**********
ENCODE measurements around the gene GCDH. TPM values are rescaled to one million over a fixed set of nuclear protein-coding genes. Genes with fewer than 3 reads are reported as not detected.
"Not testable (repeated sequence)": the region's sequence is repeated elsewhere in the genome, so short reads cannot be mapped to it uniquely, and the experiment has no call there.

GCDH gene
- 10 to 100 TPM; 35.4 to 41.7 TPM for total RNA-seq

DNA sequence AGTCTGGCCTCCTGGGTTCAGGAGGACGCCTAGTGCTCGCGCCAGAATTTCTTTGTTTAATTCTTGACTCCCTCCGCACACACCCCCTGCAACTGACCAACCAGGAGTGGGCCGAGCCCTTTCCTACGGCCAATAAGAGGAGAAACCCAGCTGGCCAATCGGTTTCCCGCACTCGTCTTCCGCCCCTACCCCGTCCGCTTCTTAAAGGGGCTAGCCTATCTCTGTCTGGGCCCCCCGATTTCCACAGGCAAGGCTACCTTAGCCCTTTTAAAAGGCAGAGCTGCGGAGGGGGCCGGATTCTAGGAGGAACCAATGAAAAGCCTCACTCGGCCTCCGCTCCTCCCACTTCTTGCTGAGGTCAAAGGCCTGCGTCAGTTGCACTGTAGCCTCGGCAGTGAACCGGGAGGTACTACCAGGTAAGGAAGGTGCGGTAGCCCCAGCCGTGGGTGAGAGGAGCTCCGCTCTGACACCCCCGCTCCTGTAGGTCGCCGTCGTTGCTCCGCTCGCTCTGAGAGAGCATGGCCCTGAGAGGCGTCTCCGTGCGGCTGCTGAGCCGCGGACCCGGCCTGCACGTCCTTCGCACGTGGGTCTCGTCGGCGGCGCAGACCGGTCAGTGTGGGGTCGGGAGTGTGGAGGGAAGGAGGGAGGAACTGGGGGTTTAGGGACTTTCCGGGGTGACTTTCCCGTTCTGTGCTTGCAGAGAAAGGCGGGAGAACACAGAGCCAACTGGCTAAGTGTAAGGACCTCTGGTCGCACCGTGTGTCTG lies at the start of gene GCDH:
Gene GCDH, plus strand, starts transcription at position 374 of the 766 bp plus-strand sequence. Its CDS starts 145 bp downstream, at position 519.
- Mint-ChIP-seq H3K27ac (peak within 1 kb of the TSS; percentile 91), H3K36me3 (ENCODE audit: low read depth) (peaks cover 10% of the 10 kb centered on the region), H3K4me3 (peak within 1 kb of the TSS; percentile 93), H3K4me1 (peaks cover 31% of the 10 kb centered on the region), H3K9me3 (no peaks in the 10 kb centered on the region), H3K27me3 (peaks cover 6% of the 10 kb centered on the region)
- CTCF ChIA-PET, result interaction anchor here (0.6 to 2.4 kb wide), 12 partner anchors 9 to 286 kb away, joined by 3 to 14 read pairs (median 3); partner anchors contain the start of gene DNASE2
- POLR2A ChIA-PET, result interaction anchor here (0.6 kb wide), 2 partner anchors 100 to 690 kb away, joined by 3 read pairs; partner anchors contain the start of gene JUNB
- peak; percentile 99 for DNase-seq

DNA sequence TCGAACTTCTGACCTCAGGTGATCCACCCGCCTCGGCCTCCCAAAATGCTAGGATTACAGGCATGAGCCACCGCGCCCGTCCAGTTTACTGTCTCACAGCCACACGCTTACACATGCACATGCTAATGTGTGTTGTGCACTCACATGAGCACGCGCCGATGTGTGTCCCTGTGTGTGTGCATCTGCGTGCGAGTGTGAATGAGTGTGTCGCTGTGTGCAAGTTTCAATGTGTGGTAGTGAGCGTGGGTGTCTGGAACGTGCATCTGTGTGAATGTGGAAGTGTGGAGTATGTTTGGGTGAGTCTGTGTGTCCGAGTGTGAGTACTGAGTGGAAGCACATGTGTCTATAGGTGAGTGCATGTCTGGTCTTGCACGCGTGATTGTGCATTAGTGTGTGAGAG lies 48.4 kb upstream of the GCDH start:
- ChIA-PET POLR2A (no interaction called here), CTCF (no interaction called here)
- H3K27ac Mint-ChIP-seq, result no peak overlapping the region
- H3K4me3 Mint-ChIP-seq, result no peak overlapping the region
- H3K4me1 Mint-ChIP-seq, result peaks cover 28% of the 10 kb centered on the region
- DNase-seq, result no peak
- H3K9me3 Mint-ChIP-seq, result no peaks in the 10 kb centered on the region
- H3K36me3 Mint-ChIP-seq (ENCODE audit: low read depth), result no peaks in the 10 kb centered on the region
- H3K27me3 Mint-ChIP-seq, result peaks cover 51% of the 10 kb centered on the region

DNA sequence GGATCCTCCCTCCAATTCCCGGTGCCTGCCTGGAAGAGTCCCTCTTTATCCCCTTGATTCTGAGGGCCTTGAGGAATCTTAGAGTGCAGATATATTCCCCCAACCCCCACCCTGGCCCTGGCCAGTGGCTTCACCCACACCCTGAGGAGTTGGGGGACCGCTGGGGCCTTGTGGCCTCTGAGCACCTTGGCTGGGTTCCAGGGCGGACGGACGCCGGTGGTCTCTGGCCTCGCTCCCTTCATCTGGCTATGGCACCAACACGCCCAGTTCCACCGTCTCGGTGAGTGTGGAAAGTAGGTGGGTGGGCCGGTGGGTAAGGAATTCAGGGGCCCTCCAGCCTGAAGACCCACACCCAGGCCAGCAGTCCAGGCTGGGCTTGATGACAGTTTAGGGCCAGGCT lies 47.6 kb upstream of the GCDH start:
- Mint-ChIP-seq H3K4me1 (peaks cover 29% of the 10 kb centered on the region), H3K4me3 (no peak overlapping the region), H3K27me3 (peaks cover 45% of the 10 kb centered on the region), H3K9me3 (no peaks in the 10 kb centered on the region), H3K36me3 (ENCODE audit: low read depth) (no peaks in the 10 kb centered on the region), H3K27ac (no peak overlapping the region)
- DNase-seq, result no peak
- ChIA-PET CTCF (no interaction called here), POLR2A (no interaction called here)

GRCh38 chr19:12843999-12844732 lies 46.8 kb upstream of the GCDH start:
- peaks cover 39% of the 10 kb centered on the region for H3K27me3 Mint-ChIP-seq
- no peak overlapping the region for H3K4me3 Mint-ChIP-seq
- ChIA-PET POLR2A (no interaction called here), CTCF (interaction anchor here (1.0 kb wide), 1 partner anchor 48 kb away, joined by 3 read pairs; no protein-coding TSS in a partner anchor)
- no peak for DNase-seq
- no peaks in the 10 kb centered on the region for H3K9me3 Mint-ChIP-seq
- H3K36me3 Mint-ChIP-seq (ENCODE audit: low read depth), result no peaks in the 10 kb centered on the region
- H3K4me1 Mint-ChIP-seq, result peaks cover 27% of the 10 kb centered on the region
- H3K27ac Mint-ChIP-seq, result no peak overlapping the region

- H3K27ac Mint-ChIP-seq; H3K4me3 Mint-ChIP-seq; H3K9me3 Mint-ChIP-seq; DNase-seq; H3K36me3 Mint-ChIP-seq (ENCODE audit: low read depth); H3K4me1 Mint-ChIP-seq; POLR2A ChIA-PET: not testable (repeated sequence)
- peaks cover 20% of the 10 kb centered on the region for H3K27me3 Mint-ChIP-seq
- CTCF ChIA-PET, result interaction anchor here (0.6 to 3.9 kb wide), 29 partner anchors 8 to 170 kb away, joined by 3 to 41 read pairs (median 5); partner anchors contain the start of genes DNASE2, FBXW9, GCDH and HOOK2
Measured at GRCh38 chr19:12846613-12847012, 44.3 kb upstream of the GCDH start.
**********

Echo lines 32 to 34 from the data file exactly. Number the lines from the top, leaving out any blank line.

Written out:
- H3K27ac Mint-ChIP-seq, result no peak overlapping the region

- H3K27ac Mint-ChIP-seq; H3K4me3 Mint-ChIP-seq; H3K9me3 Mint-ChIP-seq; DNase-seq; H3K36me3 Mint-ChIP-seq (ENCODE audit: low read depth); H3K4me1 Mint-ChIP-seq; POLR2A ChIA-PET: not testable (repeated sequence)
- peaks cover 20% of the 10 kb centered on the region for H3K27me3 Mint-ChIP-seq